“God, yes,” said McNulty, almost energetically, and he went into some detail about a bloodlessly pale girl named Judy who had led him through a twisting maze of redbrick houses set close as teeth, each street narrower than the last, the raw night air full of coal smoke, until they came to Judy’s bedsit, where they took off their shoes and crept up the stairs past her landlady. In her tiny, unheated room they grappled silently on her narrow, swaybacked bed while she whispered to him about Althusser and Lukács and E. P. Thompson and he tried to peel off her black turtleneck. She consented at last, not so much out of lust as out of a grim determination to show that she wasn’t bourgeois, but even so she dug her ragged, bitten fingernails painfully into his shoulders whenever she thought the bed was creaking too loudly. She had a point, McNulty told Kevin; the floors were so thin they could hear the landlady snoring directly below them, but once again McNulty made lemonade and turned Mrs. Allenby’s honking to his advantage, murmuring to Judy that as long as her landlady didn’t stop snoring, they were probably all right. Soon McNulty was balling—that was his word for it, balling, Jurassic-era hipster slang—in that lovely, loose-hipped American way the English girls loved (said McNulty).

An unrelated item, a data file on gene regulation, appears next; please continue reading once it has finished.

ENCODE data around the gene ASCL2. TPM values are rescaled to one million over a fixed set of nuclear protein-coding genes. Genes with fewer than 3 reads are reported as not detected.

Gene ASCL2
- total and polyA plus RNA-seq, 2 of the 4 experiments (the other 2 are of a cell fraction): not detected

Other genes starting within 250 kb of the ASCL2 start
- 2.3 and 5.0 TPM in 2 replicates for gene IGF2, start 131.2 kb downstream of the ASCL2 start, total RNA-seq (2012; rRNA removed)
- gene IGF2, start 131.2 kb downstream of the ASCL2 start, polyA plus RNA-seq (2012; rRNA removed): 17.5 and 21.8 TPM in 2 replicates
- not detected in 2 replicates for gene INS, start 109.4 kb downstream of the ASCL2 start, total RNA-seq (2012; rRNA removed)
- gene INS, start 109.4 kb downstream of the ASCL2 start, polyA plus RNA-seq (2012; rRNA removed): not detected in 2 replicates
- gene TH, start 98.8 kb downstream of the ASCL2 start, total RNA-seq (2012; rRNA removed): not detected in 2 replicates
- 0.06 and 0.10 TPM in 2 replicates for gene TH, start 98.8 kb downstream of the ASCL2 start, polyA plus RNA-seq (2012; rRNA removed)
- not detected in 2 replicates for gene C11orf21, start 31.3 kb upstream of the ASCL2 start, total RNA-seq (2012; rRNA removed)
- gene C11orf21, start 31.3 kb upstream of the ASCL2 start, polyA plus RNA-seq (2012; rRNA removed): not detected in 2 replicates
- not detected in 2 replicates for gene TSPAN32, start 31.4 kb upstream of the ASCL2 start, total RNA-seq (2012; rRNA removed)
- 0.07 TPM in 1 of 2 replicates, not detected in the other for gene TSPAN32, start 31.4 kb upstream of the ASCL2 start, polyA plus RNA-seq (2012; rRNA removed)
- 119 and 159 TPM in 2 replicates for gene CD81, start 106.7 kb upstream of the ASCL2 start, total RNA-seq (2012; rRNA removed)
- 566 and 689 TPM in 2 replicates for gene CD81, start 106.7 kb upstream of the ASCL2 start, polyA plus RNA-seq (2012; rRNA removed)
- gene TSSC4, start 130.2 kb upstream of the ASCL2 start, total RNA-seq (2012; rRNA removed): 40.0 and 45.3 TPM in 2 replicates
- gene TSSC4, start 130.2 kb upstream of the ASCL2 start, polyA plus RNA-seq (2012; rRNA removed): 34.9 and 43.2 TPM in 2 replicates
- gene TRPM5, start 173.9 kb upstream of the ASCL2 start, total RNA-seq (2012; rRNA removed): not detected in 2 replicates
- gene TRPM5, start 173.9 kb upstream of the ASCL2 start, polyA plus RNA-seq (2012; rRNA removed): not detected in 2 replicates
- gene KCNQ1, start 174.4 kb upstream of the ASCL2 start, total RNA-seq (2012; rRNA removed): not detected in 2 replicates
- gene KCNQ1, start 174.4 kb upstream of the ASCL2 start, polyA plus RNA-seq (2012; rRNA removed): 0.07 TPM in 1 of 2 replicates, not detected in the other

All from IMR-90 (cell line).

“But my mind wandered,” McNulty told Kevin, “it always does when I’m balling, I can’t help it.” Propped up on his strong American arms over the self-consciously ardent Judy, he started to think about the names of the streets they’d passed on the way to her bedsit: General Gordon Road, Gallipoli Lane, Sebastopol Row. “Nobody celebrates their own military disasters like the British,” McNulty said, and he told Kevin he’d begun to laugh, right there in the saddle, as it were. Judy looked more puzzled than hurt, perhaps she wasn’t used to laughter during sex, McNulty didn’t know, but he said “Sebastopol” out loud, puzzling her even more, and to make it up to her he began to thrust in a breathless, galloping, Tennysonian rhythm—half a league, half a league, half a league onward, forward the Light Brigade! Judy went stiff as a two-by-four when she came, her eyes wide, her lips a wordless O, and for an awful moment McNulty thought he’d killed her or something, because at the same moment, eight feet below, Mrs. Allenby stopped snoring, and in that instant he seemed to be the only one in the house with a beating pulse. Then Judy melted with a whimper, Mrs. Allenby began to trumpet again, and McNulty collapsed happily in Judy’s pale, undernourished arms. Afterward, she explained Gramsci’s theory of hegemony to him while he stretched out and lit a cigarette and silently recollected how the French called an orgasm le petit mort. Into the valley of death rode the six hundred, thought McNulty, blowing smoke rings at the oppressive floral wallpaper and trying not to laugh.